When the prime minister taunted Ed Miliband at PMQs about when he would start doing his job, an awkward question was whispered across Westminster. What exactly does the prime minister do?Despite being amused by the accusation, Cameron's indolence doesn't bother me. It's his politics that I worry about. This week's column took the opposite tack:
Governments are like sharks. They need to keep moving or they die. For many decades governments have formed a consensus view that strenuous activity, and the appearance of strenuous activity, is the best way to show that you are working hard governing the country. The civil service must balance the farcical tension between real work and the appearance of work.This sounds familiar. One of my complaints about some managers in the various places that I have worked in the past is not that they were lazy, it is that they worked phenomenally hard - doing the wrong thing. I suppose it's one way they can justify their escalating salaries; ferocious activity when we all wish that they hadn't bothered.
The best managers let you get on with what you have to do and intervene or offer support when something goes wrong or when you need it. The worst constantly re-organise, invent new systems or keep adding extra bureaucratic tasks that continuously pile up, making your job more arduous than it ever should be. And when we have governments vigorously doing the wrong thing in the shortest possible time, without space for reflection, simply to prove that they are active, we get the worst of all worlds.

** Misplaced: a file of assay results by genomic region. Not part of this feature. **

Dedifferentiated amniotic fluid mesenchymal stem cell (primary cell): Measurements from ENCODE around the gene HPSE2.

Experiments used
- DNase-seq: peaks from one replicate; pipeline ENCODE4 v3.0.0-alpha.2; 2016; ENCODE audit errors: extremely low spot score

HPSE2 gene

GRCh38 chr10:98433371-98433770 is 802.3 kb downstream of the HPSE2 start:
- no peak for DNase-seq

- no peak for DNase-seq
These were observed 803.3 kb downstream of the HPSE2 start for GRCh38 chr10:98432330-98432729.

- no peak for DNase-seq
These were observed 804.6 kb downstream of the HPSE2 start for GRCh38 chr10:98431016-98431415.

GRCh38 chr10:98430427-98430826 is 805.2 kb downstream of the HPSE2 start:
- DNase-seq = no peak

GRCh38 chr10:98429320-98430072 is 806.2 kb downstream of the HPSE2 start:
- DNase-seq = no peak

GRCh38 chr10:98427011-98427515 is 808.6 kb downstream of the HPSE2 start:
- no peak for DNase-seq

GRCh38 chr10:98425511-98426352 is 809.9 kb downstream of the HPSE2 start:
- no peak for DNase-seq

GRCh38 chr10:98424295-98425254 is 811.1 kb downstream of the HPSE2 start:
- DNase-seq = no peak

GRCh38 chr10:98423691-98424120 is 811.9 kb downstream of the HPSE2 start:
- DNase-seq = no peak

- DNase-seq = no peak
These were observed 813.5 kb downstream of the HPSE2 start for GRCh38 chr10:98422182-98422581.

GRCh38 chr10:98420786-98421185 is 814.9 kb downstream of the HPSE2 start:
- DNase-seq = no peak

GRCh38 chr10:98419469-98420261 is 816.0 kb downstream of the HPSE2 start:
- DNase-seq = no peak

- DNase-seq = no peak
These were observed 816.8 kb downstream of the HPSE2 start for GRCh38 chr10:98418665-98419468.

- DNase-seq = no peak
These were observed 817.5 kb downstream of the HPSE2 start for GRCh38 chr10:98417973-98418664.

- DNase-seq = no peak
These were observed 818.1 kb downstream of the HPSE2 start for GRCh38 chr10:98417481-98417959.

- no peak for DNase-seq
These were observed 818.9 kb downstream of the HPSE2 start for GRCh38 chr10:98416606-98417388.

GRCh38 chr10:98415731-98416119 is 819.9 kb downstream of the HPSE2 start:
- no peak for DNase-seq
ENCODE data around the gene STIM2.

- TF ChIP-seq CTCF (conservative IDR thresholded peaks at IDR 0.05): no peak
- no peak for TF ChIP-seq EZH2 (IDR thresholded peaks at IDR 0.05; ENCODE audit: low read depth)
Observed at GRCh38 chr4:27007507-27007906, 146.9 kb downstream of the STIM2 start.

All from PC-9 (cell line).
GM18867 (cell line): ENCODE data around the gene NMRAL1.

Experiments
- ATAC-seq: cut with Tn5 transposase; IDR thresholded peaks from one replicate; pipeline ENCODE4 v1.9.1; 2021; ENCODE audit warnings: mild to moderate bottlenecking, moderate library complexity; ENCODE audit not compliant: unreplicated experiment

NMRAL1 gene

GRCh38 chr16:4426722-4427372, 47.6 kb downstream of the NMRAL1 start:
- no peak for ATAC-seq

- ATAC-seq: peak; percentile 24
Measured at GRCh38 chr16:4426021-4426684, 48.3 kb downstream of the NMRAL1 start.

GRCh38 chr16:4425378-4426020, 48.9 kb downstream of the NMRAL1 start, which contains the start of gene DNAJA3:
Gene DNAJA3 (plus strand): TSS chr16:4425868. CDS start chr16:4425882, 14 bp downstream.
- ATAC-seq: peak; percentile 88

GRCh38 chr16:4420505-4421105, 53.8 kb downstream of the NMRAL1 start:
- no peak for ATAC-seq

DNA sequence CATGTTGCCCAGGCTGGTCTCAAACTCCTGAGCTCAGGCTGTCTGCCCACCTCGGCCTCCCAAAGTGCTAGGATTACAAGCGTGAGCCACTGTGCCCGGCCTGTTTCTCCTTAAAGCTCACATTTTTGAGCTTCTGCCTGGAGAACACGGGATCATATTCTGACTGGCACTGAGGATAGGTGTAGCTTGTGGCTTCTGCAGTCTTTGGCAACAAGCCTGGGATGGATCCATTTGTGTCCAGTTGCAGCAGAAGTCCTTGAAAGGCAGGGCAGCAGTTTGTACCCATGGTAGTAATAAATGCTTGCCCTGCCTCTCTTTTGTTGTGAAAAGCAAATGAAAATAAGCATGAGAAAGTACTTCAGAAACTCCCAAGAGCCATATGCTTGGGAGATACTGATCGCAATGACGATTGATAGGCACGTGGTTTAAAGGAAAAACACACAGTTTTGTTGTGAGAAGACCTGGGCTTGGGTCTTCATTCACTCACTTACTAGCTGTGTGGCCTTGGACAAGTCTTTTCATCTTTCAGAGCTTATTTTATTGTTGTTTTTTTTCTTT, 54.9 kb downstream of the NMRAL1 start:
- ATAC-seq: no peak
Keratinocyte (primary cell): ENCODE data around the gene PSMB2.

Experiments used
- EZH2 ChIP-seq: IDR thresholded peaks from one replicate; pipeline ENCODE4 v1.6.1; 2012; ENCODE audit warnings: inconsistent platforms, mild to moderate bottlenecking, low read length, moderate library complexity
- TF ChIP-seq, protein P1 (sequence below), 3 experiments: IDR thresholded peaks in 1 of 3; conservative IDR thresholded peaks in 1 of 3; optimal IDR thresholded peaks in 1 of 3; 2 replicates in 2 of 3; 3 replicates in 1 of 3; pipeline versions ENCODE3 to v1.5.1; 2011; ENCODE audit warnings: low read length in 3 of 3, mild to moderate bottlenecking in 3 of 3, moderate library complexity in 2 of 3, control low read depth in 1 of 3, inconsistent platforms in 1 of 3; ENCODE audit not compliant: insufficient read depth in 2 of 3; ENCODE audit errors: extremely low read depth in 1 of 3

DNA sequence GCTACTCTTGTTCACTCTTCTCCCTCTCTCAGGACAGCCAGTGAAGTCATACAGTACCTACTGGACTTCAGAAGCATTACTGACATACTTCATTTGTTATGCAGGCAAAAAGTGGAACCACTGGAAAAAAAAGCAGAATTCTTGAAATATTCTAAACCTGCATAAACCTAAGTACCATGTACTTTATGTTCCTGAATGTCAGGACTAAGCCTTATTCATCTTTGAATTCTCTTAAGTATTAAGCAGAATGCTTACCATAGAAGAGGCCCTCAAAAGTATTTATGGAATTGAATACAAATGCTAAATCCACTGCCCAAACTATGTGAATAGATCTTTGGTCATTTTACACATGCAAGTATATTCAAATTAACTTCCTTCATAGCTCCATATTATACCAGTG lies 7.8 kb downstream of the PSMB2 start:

I once worked with someone whose pet saying was that if you want something done well you need to ask a lazy person. He reckoned they will always find the quickest and easiest route so that their leisure isn't interrupted for too long. Workaholics create useless toil, for themselves as well as others. It is pathological behaviour, though in our macho managerial world it is seen as virtuous. I could go on, but now I fancy a little nap.